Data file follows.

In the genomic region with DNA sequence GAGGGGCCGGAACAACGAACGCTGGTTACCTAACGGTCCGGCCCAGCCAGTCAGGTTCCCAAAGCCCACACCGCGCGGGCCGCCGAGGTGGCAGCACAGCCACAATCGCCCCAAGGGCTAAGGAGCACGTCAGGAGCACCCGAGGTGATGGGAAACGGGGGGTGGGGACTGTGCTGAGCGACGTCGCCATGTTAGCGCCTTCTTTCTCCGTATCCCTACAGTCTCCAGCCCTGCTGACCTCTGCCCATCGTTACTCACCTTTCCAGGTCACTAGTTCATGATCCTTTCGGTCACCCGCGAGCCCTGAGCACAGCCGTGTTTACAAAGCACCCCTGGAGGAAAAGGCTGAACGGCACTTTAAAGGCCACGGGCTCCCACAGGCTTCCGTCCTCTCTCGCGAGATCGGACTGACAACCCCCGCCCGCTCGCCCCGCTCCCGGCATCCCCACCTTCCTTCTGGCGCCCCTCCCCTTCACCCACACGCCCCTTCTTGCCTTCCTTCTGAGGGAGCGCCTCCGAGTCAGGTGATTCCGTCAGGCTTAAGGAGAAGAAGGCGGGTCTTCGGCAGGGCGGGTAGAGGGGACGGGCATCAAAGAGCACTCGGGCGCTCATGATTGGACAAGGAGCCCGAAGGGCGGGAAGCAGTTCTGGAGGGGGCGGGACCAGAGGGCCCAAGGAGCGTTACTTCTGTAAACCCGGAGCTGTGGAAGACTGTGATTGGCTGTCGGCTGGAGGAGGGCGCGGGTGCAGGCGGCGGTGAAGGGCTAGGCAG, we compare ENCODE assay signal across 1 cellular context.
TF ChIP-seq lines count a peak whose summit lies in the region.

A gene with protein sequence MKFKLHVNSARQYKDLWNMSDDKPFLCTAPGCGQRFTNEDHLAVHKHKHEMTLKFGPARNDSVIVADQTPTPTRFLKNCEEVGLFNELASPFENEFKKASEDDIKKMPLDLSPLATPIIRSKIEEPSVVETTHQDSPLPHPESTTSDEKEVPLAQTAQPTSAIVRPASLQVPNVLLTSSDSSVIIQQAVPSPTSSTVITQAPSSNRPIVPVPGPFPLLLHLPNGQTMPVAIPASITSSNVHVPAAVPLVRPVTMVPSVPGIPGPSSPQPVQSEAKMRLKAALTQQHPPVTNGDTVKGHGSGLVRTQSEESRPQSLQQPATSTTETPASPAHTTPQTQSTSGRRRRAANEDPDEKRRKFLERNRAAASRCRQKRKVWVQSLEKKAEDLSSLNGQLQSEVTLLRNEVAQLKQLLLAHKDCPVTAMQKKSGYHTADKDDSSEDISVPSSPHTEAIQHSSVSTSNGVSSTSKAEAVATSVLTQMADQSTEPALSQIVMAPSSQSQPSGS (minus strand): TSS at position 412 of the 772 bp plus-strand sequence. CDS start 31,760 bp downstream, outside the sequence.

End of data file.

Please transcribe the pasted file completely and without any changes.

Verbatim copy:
In the genomic region with DNA sequence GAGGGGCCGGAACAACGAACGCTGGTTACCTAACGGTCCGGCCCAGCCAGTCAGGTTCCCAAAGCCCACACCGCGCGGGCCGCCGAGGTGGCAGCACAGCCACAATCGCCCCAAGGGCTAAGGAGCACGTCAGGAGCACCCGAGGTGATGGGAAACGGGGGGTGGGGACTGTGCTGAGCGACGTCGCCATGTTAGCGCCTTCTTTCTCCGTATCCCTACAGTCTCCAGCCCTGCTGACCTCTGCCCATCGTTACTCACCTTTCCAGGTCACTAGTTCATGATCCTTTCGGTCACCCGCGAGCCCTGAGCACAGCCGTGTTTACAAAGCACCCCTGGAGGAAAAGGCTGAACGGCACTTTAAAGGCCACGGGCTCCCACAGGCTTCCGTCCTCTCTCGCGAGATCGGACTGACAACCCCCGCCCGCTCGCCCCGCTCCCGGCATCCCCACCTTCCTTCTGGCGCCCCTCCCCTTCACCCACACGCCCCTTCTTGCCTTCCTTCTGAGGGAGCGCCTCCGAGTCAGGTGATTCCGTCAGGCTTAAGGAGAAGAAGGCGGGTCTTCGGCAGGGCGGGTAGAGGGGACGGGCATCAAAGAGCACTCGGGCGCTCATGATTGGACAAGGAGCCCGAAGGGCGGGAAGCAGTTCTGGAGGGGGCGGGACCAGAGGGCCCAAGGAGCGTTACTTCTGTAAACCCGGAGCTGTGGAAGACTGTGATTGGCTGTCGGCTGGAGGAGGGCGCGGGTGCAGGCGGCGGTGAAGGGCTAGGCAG, we compare ENCODE assay signal across 1 cellular context.
TF ChIP-seq lines count a peak whose summit lies in the region.

A gene with protein sequence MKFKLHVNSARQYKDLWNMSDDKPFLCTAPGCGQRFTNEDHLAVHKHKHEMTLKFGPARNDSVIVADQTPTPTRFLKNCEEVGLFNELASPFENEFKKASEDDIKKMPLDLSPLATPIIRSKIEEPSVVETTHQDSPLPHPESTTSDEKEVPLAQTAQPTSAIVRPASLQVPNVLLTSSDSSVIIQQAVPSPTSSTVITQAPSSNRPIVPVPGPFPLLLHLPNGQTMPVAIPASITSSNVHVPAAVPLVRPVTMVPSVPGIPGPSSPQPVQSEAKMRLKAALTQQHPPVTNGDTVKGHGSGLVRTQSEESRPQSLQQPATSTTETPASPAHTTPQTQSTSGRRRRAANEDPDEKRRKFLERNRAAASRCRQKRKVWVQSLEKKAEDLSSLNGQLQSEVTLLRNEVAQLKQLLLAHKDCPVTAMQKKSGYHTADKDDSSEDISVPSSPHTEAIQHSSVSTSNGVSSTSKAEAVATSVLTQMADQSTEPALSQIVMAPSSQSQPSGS (minus strand): TSS at position 412 of the 772 bp plus-strand sequence. CDS start 31,760 bp downstream, outside the sequence.